A selfie can’t change the world — or can it, just a little?
That’s the hope behind two social media campaigns right now: Grantmakers in Aging’s #GenTogether and Age UK’s #NotByMySelfie. My heart did a dance when I spotted them on Twitter this month.
They’re certainly not the first nonprofits to mobilize people via personal snaps, but they’re the first I’ve seen to honor intergenerational connection this way. They’re calling for friends, families, neighbors, coworkers and caregivers of all ages to come together, capture the moment and share it.
The best part of this concept, in my opinion, is the sharing. We’re used to seeing solo selfies, or selfies of peer-age friends and couples. (Case in point: Valentine’s Day. Your news feed, too?) We’re less accustomed to seeing images with people who are young and old and somewhere in between — especially such casual, joyful ones.
Age so often divides us. Growing up, we’re split up into classrooms based on the month and year our birthday falls. We play Little League by age groups. We eat at the kids’ table.
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Once we’re adults, it makes sense that our friends are typically those classmates, teammates and people who sat around the kids' table with us. And many of us wind up starting jobs, getting married and having babies around the same time, too. It’s natural that we're drawn to others experiencing milestones at the same time we are.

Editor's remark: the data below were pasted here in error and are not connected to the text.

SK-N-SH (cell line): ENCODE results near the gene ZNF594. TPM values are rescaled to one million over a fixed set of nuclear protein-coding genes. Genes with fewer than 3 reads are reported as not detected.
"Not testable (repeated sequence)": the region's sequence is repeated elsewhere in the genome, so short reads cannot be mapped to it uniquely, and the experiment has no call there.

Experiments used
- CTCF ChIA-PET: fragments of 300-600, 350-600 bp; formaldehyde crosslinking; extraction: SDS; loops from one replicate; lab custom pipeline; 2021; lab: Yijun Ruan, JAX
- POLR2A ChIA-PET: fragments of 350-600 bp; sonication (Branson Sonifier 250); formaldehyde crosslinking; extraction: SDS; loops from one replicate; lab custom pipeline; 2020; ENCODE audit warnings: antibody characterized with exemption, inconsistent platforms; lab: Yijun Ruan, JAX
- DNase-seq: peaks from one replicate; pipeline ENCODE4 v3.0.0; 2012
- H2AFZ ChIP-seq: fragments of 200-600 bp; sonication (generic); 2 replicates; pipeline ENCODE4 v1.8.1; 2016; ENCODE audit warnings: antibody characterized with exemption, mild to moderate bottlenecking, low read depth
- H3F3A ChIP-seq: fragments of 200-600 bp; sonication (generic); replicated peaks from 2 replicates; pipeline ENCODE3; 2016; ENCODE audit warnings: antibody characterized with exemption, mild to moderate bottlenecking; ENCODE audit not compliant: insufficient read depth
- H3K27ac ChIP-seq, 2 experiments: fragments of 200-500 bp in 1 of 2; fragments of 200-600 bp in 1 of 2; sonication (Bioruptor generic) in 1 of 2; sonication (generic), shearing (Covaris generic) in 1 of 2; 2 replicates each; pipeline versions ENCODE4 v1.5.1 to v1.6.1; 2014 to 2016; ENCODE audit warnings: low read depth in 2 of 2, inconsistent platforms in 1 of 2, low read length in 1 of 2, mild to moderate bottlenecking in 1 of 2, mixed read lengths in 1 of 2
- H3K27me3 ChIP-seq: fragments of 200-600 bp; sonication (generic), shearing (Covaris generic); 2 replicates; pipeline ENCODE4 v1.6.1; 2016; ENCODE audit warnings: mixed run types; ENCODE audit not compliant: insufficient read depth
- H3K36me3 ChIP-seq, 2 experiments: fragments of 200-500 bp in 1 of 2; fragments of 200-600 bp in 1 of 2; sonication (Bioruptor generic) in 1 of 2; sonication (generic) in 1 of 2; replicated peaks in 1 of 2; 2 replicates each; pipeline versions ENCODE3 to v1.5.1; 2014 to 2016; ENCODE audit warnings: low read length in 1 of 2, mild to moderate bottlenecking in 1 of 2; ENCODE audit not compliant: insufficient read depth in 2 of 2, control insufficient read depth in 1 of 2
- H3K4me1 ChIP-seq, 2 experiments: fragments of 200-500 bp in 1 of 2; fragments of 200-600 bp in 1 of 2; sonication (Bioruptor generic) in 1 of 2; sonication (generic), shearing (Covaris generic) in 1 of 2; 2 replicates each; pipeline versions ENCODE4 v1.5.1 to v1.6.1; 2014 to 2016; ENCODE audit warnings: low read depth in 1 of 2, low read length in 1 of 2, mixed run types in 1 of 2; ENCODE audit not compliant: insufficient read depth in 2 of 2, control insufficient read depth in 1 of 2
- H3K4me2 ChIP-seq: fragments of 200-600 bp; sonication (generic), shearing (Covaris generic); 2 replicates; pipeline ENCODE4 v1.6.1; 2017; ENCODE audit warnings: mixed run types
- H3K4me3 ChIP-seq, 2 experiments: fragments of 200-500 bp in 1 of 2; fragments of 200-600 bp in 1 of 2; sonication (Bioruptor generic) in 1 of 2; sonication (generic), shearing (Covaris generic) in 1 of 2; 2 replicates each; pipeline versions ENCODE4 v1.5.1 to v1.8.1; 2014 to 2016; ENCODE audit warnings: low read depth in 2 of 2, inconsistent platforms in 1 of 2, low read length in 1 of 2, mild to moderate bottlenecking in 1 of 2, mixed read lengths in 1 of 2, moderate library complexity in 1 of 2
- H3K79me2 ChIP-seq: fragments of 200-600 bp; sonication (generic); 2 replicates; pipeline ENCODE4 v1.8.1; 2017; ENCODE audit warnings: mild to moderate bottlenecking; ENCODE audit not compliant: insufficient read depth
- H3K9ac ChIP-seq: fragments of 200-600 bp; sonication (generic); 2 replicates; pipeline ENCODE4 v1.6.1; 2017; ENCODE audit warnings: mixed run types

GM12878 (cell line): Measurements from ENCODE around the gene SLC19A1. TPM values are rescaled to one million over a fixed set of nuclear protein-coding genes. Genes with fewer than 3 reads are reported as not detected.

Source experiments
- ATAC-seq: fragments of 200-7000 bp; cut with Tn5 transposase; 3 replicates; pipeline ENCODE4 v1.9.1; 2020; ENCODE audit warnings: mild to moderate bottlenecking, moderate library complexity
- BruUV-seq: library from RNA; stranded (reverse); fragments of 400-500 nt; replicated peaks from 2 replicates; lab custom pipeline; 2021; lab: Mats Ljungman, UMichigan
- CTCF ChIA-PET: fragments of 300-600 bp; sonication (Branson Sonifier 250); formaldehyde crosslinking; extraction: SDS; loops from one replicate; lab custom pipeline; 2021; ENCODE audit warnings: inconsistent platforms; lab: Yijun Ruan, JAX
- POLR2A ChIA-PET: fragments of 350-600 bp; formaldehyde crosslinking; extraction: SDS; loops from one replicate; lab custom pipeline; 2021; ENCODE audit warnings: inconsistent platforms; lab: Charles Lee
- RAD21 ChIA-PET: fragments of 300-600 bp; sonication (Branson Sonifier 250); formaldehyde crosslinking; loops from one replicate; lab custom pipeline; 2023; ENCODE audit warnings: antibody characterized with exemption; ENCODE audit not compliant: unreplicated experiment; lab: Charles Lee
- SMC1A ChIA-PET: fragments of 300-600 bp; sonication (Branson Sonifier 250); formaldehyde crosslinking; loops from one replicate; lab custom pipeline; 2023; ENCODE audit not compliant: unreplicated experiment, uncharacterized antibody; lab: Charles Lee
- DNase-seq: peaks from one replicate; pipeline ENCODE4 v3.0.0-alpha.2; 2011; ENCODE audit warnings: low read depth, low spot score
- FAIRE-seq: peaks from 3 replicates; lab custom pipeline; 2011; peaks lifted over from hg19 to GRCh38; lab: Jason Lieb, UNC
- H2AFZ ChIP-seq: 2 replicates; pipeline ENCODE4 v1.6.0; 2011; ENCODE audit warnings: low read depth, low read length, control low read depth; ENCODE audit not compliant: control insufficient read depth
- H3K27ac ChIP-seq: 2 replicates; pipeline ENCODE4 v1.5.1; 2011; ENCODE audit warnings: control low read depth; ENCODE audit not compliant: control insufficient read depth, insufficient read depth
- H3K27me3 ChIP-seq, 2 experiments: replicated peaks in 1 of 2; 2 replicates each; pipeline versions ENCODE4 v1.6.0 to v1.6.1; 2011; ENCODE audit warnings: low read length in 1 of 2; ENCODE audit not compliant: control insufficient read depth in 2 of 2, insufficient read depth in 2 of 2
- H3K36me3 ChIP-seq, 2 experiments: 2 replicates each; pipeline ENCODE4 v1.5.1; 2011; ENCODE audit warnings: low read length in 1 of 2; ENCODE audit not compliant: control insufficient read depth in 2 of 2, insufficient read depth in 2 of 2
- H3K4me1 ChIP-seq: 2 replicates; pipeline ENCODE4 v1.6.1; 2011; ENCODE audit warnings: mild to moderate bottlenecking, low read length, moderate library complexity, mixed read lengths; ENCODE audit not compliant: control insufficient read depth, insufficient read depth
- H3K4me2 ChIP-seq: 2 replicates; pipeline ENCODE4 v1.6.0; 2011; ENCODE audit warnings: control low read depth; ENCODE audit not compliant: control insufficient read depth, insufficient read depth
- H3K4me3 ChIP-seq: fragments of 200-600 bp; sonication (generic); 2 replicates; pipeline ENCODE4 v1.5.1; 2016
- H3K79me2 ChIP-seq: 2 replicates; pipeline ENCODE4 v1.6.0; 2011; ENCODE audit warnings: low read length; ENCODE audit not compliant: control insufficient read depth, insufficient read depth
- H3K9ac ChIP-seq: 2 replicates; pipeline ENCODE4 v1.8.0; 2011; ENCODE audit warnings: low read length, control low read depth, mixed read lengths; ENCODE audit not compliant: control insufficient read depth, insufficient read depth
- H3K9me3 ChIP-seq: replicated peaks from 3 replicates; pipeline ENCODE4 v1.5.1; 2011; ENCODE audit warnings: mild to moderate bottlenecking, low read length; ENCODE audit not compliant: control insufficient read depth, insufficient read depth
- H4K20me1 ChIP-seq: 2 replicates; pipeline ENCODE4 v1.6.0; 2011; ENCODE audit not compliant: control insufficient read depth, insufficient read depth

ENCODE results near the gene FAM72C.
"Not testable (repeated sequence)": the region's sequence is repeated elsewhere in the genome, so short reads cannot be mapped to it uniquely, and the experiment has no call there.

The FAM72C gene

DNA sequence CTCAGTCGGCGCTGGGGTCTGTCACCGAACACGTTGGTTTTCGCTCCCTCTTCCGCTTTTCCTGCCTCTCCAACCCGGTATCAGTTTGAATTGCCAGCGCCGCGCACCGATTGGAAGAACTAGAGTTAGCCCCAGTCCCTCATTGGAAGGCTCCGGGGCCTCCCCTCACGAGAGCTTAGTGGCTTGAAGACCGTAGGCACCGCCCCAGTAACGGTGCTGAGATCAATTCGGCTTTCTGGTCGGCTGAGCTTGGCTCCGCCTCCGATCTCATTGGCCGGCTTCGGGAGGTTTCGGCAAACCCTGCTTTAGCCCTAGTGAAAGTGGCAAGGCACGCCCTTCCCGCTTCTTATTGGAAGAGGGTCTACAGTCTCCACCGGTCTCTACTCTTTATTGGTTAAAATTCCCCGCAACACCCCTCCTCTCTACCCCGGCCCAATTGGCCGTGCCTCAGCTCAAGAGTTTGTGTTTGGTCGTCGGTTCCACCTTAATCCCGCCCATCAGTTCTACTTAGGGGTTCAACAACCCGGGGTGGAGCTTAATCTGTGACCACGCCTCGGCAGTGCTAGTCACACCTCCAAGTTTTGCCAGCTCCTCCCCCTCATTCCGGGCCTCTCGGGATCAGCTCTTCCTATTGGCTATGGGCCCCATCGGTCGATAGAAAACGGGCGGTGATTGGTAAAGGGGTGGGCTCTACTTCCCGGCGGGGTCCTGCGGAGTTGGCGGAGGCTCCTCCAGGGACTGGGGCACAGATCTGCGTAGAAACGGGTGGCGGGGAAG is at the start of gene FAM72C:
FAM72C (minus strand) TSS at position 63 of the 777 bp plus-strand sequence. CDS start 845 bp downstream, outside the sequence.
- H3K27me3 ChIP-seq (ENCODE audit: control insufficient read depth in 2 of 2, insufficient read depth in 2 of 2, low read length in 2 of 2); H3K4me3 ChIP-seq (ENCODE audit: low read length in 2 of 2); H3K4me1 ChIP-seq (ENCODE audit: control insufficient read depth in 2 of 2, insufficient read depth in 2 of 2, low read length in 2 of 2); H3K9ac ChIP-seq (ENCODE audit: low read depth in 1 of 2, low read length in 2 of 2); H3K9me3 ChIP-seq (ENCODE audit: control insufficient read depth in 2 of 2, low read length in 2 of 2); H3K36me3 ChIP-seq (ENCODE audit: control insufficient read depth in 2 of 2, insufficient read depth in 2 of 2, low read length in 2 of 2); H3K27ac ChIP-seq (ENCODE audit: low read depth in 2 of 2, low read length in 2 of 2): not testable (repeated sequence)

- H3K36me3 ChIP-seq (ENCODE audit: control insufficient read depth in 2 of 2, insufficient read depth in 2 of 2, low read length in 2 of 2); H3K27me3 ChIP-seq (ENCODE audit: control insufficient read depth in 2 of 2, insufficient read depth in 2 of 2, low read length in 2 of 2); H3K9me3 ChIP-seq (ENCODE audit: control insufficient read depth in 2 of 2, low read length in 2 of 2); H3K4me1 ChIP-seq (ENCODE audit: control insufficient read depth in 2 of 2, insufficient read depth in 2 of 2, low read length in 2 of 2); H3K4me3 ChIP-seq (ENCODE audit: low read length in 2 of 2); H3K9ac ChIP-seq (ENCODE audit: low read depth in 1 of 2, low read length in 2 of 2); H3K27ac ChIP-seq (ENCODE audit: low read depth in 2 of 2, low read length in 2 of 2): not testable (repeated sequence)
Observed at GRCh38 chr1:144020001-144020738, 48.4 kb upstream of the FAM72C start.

But we’re better together, in the company of generations before and after us, which is why I can’t get enough of these selfies. Ideas can bounce higher with different perspectives tapping them. While older doesn’t necessarily mean wiser, time can bring experience with it. Likewise, time (or lack thereof) can also bring inexperience, a refreshing point of view in itself. And don’t we all have some inexperience, depending on the topic?
These campaigns aim not only to create buzz about age integration, but also to raise awareness about social isolation among older adults, particularly #NotByMySelfie, part of Age UK’s “No one should have no one” campaign. It’s a serious problem, no doubt, especially as more people live alone into old age. One in four people age 65 and older in the United Kingdom feel they don’t have anyone to turn to for help, according to a survey by Age UK. And research shows this feeling can come with health risks.
What’s also a problem is the misperception that old age is automatically associated with isolation or loneliness, something people of all walks of life experience. Work by Stanford University’s Laura Carstensen shows that older people, recognizing they won’t live forever, may trim the time they spend with peripheral contacts so that they have more time for loved ones. Their circles may appear smaller — but they are, perhaps, stronger. A selfie with a 140-character caption about isolation could fail to capture these nuances.
But from what I see, the overall message is an age-friendly one. Check out these posts, and — if you feel so inclined — join in on the fun.
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